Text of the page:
A surfer carries his board as he walks along Sydney's Bondi Beach in Australia, August 18, 2015. Reuters/David Gray

In an outcome to a University of Sydney study on shark attacks, Perth people have stood beside the deadly sea creatures and have opted for non-lethal approaches to stop the attacks. They have spoken against culling of sharks even after two consecutive shark-related deaths rattled Australia earlier this month. The Perth survey has revealed people’s inclination towards research and education rather than killing sharks.

The University of Sydney survey saw 75 percent of the respondents agree to putting money in research and education than catching sharks. They did not support the WA Government's policy of a lethal-response following shark bite incidents. The survey questioned 600 people weighted toward suburbs near the Mindarie and Mandurah beaches. The survey was carried out between June 8 and June 15, the week after the deaths of Ben Gerring and Doreen Collyer.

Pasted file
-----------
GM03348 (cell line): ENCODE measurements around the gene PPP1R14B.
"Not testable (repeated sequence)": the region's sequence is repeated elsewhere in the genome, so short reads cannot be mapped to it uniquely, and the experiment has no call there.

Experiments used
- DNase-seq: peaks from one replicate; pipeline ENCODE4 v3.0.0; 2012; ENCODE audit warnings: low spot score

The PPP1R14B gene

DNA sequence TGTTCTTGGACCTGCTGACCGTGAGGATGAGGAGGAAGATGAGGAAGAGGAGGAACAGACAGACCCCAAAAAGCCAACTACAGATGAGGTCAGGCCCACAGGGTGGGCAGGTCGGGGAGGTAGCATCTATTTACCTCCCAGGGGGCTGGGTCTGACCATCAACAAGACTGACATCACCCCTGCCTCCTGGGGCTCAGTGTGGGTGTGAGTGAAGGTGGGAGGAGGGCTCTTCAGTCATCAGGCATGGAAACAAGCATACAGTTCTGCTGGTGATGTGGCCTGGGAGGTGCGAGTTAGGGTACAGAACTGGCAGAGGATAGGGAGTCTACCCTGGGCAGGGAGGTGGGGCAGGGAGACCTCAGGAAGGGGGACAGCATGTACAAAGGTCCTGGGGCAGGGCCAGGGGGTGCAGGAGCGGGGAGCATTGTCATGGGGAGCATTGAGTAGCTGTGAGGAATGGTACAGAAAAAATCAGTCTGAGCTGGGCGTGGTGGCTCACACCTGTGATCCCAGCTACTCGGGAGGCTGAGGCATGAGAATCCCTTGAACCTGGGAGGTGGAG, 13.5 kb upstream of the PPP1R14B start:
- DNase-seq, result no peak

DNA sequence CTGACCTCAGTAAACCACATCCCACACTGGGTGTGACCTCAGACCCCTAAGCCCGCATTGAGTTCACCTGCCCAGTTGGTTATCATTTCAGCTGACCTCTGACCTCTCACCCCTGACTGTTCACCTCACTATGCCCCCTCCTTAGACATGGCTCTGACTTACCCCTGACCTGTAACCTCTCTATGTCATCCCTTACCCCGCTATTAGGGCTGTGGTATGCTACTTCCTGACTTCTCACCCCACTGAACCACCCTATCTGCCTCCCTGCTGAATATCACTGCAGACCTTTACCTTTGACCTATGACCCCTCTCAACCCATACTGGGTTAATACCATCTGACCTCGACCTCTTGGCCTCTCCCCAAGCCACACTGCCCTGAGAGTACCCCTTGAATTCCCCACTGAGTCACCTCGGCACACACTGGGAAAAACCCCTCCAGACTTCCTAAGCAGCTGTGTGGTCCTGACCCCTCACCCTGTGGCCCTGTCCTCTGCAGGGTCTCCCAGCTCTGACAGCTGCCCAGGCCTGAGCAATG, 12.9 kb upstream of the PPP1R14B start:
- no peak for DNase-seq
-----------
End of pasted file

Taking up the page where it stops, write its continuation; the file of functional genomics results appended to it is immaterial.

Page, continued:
Only five percent of the respondents supported killing shark involved in fatal attacks and only six percent supported the use of drum lines to catch sharks. About 11 percent supported the idea of using shark nets. Of those in support of non-lethal policies, 25 percent liked the idea of more research in human-shark interactions, 25 percent supported public education campaigns and eight percent wanted sharks to be left alone. The remaining 25 percent wanted investments in non-lethal technologies such as electronic shark shields.

Researcher Chris Neff said that the survey proved there is lack of support for shark culling measures.

“The fact is that while [people calling for tougher shark policy] are the loudest, they are not the majority ... There’s not an agenda in this research. If supporters for the policy were the silent majority, then we would want to find them,” Neff told The Guardian.

He added that 53 percent of the respondents believed that the primary purpose of killing sharks after fatal attacks was to calm the public and not to protect the public. When the respondents were asked who were to blame for the fatalities, 52 percent said they believed shark attacks were accidental and 59 percent said no should be blamed. Only 22 percent thought sharks deliberately bit humans.